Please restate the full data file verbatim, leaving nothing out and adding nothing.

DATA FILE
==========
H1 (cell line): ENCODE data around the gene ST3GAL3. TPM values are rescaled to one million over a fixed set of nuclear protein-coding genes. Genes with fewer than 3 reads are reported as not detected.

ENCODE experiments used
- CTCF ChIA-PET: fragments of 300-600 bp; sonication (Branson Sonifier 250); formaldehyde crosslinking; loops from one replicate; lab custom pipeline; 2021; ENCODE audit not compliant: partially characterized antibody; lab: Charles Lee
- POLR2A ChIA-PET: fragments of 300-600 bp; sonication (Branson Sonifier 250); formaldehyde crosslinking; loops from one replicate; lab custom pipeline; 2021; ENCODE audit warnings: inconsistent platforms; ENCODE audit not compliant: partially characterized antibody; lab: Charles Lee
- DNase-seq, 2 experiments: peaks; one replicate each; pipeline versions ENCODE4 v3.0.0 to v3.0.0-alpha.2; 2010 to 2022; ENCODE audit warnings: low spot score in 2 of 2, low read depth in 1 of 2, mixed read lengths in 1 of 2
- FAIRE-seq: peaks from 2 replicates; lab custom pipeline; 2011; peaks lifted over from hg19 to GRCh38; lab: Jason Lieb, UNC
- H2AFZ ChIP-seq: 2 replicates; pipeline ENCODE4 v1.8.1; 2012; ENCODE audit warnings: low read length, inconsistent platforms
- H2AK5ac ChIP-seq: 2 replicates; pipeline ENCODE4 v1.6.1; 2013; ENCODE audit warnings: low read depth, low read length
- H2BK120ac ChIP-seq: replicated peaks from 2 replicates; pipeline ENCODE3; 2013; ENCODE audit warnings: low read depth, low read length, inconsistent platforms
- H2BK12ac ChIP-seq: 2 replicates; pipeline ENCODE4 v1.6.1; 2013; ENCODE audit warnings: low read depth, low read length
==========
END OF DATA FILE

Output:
H1 (cell line): ENCODE data around the gene ST3GAL3. TPM values are rescaled to one million over a fixed set of nuclear protein-coding genes. Genes with fewer than 3 reads are reported as not detected.

ENCODE experiments used
- CTCF ChIA-PET: fragments of 300-600 bp; sonication (Branson Sonifier 250); formaldehyde crosslinking; loops from one replicate; lab custom pipeline; 2021; ENCODE audit not compliant: partially characterized antibody; lab: Charles Lee
- POLR2A ChIA-PET: fragments of 300-600 bp; sonication (Branson Sonifier 250); formaldehyde crosslinking; loops from one replicate; lab custom pipeline; 2021; ENCODE audit warnings: inconsistent platforms; ENCODE audit not compliant: partially characterized antibody; lab: Charles Lee
- DNase-seq, 2 experiments: peaks; one replicate each; pipeline versions ENCODE4 v3.0.0 to v3.0.0-alpha.2; 2010 to 2022; ENCODE audit warnings: low spot score in 2 of 2, low read depth in 1 of 2, mixed read lengths in 1 of 2
- FAIRE-seq: peaks from 2 replicates; lab custom pipeline; 2011; peaks lifted over from hg19 to GRCh38; lab: Jason Lieb, UNC
- H2AFZ ChIP-seq: 2 replicates; pipeline ENCODE4 v1.8.1; 2012; ENCODE audit warnings: low read length, inconsistent platforms
- H2AK5ac ChIP-seq: 2 replicates; pipeline ENCODE4 v1.6.1; 2013; ENCODE audit warnings: low read depth, low read length
- H2BK120ac ChIP-seq: replicated peaks from 2 replicates; pipeline ENCODE3; 2013; ENCODE audit warnings: low read depth, low read length, inconsistent platforms
- H2BK12ac ChIP-seq: 2 replicates; pipeline ENCODE4 v1.6.1; 2013; ENCODE audit warnings: low read depth, low read length